Hitting the gym exactly five days a week, sticking to a balanced diet, and taking care of our mental health comes more easily when life is somewhat steady. But throw in the pandemic, and many healthy routines are completely upended. Don’t beat yourself up if you feel like you’ve “fallen off the wagon.”
It’s not you that needs to change — it’s your habits.
“Many people feel as if they’ve lost sight of diet and exercise goals. While these feelings are valid and real, certain aspects of your life prior to quarantine are bound to change and be affected by the events occurring around us,” says Amy Cirbus, PhD, director of clinical content at Talkspace. That’s not a bad thing. Take this time to re-evaluate and adjust your habits and goals so you “stay true to yourself and prioritize what your mind and body need,” Cirbus says.
Below are suggestions for how to identify and establish healthy habits for the “new normal.” For any of them, La’Tia Baulckim, a board-certified health and wellness coach, recommends trying your new routine for a few weeks, then reflecting to determine what’s working, what’s not and how to adjust. We’re all a work in progress, right?
Chances are, you’re not going to the gym or fitness studio five days a week like you used to. Heck, many of us have no plans to return to indoor training outside of our homes. So pause and think about a realistic fitness goal given your current schedule. Can you carve out time to work out the same number of days at home, perhaps using online training programs and buying some resistance bands or dumbbells? Or maybe you’ve discovered you actually enjoy running. Great! Figure out how many days or miles a week are achievable.
If you’ve struggled to move regularly, start small, perhaps with a goal of 20 minutes of activity two days a week, and block out those times and workouts. Once that goal becomes easy, increase the number of days (frequency) or length (duration) of your workouts.
See this as an opportunity to explore new, fun ways to exercise. “Maybe it’s virtual group classes, maybe it’s at-home HIIT workouts, maybe it’s a virtual personal trainer,” Cirbus says. Don’t forget the free workouts you can find on YouTube and Instagram TV. You’ll know when you find the right classes and trainers.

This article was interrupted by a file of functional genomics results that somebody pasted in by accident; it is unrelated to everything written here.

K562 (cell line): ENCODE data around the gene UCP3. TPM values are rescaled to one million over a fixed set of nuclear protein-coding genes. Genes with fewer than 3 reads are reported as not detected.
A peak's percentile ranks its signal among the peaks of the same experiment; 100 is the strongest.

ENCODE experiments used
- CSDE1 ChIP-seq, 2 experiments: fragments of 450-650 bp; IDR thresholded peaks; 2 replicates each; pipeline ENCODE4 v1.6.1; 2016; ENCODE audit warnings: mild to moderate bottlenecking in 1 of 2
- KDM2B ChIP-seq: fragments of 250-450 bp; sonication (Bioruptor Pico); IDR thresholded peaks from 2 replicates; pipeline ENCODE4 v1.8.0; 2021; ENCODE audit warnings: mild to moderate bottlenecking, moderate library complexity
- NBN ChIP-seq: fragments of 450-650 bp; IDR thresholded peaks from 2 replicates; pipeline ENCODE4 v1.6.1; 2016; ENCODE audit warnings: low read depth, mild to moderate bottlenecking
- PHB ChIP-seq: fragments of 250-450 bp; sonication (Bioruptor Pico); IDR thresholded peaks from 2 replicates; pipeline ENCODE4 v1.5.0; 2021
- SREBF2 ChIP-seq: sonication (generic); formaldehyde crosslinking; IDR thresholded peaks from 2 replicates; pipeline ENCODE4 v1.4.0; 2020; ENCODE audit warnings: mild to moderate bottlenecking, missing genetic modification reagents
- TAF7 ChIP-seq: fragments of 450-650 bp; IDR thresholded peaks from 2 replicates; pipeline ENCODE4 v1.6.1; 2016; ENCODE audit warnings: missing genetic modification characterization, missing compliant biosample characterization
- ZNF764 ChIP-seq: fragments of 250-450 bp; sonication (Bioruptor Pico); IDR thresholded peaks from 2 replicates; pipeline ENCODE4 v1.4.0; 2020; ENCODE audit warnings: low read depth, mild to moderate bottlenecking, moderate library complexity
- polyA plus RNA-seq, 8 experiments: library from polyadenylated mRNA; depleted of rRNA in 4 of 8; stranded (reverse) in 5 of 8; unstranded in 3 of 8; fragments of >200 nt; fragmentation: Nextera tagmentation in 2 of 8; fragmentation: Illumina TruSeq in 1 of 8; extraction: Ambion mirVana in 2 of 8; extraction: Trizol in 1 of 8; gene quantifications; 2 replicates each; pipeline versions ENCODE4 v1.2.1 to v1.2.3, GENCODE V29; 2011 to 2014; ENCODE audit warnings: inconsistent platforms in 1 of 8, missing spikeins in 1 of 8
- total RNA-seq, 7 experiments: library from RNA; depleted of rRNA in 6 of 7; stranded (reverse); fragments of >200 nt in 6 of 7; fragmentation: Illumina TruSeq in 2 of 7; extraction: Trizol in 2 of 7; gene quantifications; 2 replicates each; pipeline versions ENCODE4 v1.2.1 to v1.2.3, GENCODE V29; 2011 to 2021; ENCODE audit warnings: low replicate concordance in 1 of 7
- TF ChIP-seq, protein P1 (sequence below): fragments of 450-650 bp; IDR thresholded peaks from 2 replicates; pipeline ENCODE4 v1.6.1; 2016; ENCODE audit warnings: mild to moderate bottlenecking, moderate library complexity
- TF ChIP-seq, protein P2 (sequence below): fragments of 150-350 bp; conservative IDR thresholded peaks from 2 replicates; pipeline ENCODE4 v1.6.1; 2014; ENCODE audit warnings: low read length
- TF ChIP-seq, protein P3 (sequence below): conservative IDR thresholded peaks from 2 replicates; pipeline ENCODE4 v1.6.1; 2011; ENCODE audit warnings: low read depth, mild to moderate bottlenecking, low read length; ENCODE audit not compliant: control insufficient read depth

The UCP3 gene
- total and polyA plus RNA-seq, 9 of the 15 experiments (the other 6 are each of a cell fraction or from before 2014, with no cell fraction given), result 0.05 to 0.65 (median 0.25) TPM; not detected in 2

When you have a routine and are going into an office every day, meal prep becomes effortless. When that routine goes awry, your eating habits can, too. No worries. “You didn’t wake up one day and start meal prepping,” Baulckim says. “You got into a groove — now it’s all about finding that groove again.”
Start small: Identify which meal needs the most help. Then determine what, specifically, will make it easier to consistently eat healthy at that time of the day. It could be meal prep. Or it could be buying specific ingredients so they’re on hand. Or maybe what you really need is to try some new recipes and bust out an oatmeal breakfast or burrito bowl lunch. As with exercise, once you are in the habit of one improved meal, see how you can build upon that success and tweak other meals or snacks.
“The world we live in can throw us a lot on top of our own daily stressors. It is important to release those,” Baulckim says. But when the world throws us a lot, it can also make it more challenging to prioritize mindfulness practices such as meditation.
Try this: Find five minutes in your day (morning, midday or night) and choose one practice, such as meditation, journaling or simply breathing. If five minutes seems like too much, start with one minute. Use an app if that gives you more support to make this habit stick.
Or try picking up a new hobby such as gardening or writing, Cirbus suggests. “Think about hobbies or interests you had prior to the pandemic, and adapt them for our current lifestyle. This is a great way to continue doing things you love as much as possible,” she says. As with every habit, see how this goes and trust your gut to know if you’d like to increase the length of your mindfulness practice, try something new or mix it up day-to-day.
Even social butterflies may feel the need to have fewer virtual or IRL interactions than they used to. We’re still in a time of high stress and anxiety, and some of us need to recharge with more alone time. That said, connection is also key to our mental health. Try to have at least one in-person interaction or video call a week. “I encourage clients to do video chatting with a purpose,” Baulckim says. “Each attendee invites a friend. The friend comes with a positive quote, thought or a picture for the group to talk about. This not only alleviates stress, it allows you to meet new people and gives you something to look forward to in the week.” Assess your energy after these kinds of social activities and use that to decide if you want to see more people and how you prefer getting together.
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